Interview: Rich Tommaso on Image’s Dry County

Dry County #1

Dry County #1


Rich Tommaso is the creator of such books as Spy Seal, She Wolf, The Cavalier Mr. Thompson: A Sam Hill Novel and many others and illustrated Satchel Paige: Striking Out Jim Crow. His upcoming book from Image, Dry County, is a crime story set in Miami in which 20-something Lou Rossi attempts to find a missing woman. Tommaso tells Westfield’s Roger Ash more about this upcoming series.

Westfield: The first thing I noticed about Dry County is the style. It has a distinct design and color scheme. How did you decide on the look?

Dry County #1 preview page 1

Dry County #1 preview page 1


Rich Tommaso: When I decided to self publish my own comics in 2013, I spent a lot of time thinking about design. I knew that if I really wanted to grab people with mini comics that were mostly going to be printed in black and white, the design–of the cover especially– would be an important thing to focus on. Three out of six of the comics I was working on (for my imprint called Recoil Comics) were crime stories, so I looked at a lot of crime book designs.

Namely Keith Sheridan’s 1990s designs for Black Lizard’s Vintage Crime series published by Random House. His most impressive designs were for the great crime novels by Jim Thompson. I also looked at the early ‘90s new designs for Elmore Leonard’s novels by the famous Chip Kidd. Also, some earlier books made in the ‘30s and ‘40s–and the Criterion DVD covers–made a big impression on me as well.

For the Image reboot of the series, I have the benefit of full color, which I thought the series lent itself to naturally, being set in the colorful city of Miami. It was a no-brainer to use pastel colors for most of the landscapes, but whenever the book shifts to Lou Rossi’s world, the color palette turns to browns, grays, and dull greens. This fits as he lives in a poorer part of town, given his young age coupled with his low economic status.

Dry County #1 preview page 2

Dry County #1 preview page 2


Westfield: That was followed shortly by noticing the narrative style with a majority of the story told in notebook posts. What influenced that storytelling style?

Tommaso: I thought the pages looked a little too boring the way they were originally–tracts of narration  floating above a basic, six-panel page layout–so I decided that since he’s a writer and artist, this story could be noted down on a legal pad and possibly used for his own novel or comic book project in the future. I’m not 100% sure just what he’ll do with it by the end of the story, but it will be addressed. Anyway, I just thought the legal pad paper would simply make the pages more visually interesting.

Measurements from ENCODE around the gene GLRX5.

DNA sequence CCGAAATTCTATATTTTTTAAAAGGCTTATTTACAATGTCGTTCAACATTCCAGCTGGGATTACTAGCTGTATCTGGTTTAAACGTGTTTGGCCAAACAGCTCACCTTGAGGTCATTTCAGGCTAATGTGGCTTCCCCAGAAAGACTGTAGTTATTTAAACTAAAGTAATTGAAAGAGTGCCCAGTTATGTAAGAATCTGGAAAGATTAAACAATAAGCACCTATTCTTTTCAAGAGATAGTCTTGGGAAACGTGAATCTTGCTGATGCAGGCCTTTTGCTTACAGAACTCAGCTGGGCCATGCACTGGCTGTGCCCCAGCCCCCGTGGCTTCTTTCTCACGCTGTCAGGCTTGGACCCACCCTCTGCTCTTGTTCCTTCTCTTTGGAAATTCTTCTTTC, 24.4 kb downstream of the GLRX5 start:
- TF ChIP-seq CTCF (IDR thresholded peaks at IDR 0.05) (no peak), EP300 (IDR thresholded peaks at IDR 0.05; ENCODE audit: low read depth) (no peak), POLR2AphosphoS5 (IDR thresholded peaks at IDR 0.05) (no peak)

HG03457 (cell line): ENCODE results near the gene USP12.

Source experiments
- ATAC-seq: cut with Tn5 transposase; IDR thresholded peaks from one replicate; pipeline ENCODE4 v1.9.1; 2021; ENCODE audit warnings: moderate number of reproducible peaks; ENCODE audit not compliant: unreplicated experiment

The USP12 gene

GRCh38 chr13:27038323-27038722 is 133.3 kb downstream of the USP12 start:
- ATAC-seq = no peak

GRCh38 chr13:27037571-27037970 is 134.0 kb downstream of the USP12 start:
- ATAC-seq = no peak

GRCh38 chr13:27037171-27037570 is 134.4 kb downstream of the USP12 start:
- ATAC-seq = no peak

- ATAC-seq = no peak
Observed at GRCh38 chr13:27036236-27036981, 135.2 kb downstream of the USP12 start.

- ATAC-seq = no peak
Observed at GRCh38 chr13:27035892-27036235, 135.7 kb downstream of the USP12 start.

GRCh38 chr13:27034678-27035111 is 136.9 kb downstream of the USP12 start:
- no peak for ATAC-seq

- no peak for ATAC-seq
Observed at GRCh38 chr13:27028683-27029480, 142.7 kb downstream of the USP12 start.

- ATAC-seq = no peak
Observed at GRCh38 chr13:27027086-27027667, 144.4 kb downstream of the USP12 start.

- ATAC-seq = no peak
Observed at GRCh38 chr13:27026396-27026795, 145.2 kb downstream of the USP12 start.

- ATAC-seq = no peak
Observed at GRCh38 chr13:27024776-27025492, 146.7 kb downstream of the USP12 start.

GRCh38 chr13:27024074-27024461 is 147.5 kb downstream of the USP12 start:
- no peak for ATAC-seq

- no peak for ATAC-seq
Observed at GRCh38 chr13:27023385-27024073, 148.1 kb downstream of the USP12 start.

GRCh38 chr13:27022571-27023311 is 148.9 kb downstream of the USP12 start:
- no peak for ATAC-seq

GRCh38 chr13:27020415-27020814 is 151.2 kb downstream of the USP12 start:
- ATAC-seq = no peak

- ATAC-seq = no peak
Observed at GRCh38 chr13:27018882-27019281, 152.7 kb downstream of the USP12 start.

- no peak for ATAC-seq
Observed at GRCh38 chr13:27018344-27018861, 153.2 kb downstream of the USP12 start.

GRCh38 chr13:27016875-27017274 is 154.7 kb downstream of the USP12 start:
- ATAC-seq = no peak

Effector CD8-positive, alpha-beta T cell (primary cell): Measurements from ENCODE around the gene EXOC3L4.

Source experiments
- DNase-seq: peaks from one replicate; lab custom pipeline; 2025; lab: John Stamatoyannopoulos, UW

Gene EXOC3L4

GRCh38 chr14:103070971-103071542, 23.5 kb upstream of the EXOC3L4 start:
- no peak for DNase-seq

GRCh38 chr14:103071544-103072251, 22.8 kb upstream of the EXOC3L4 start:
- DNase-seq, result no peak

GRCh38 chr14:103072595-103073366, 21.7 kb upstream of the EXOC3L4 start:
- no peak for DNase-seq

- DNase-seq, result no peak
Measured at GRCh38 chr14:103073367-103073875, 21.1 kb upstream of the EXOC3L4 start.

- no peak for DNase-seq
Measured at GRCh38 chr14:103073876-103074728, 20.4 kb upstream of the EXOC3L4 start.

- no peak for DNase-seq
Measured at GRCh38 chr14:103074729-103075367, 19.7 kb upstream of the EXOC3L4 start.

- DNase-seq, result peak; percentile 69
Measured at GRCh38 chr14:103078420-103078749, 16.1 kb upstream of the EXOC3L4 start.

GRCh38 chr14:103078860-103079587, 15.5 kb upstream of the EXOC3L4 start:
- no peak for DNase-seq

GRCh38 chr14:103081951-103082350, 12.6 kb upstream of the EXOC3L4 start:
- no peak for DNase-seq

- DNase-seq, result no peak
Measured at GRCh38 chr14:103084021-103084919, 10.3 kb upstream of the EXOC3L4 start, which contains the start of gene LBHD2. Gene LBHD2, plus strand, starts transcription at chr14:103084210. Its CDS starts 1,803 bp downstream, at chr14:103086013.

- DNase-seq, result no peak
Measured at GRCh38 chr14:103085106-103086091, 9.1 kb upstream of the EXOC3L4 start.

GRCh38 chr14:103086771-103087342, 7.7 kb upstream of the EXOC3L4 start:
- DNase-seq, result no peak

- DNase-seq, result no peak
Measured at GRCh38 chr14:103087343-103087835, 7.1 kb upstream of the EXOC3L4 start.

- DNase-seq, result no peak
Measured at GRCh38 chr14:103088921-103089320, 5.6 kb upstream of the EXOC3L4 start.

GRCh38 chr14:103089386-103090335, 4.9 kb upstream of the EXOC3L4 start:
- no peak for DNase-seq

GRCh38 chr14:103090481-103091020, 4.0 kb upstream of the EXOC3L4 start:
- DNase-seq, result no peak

Westfield: What can you tell readers about Dry County and who are some of the characters they’ll meet?

Tommaso: It’s a straight forward, wandering girl mystery, but everyone involved is a total amateur. The characters–the kidnapper, the detective, the muscle on both sides, the spies, stakeout guys, captors, and gangsters in the book–they’re all novices–doing their part either to help out a friend or who will work cheap to do someone’s dirty job for them. In that sense, it feels like a more realistic world than you’d find in something like Dark Corridor for example. A crime novel that is just barely a crime novel.

Dry County #1 preview page 3

Dry County #1 preview page 3


Westfield: Why did you decide to set the series in the 1980s?

Tommaso: Actually, there was a mix up in some of the initial press releases going out for this book–it’s set in 1990-1991, so the early Nineties, not the late Eighties. Part of the mix up is due to my description of it as a story set in a time where the country is still in a hangover from the previous decade that’s just wrapped up. This book is set in that time because that’s when I was living a similar life to Lou’s–I was living down in Florida,  about the same age–19, 20, 21–just beginning to date, and trying to get my first comic stories published professionally…

Westfield: Lou Rossi’s home and work life ring very true. Are there any autobiographical elements to him?

Tommaso: Apart from the crime scenarios; kidnapping, physical confrontations, car chases, shootings, etc. it’s very autobiographical. I was living with a friend–away from my home for the first time in my life and I was dating a girl who would have been my first girlfriend, but we couldn’t see each other very much and things moved very slowly because she was in the process of extricating herself from a current boyfriend who she was living with. I was working at a newspaper doing spot illustrations and a pretty lousy one-panel gag strip–a gig that didn’t last very long all told. The idea was to create a comic that was VERY autobiographical and to throw in a possible crime scenario  that lent itself very easily to the real events that were going on in my life at the time. Blending crime drama with the actual, day to day drama of being young and a little crazy.

Dry County #1 preview page 4

Dry County #1 preview page 4


Westfield: Any closing comments?

Tommaso: Another thing I’d like to mention is the same week Issue #2 of Dry County is released, Image is also re-releasing my first graphic novel, Clover Honey–a crime story set (and first published) in the mid Nineties. Another very personal crime story, by the way. So, I think that book will be a perfect companion piece to Dry County, come this April.

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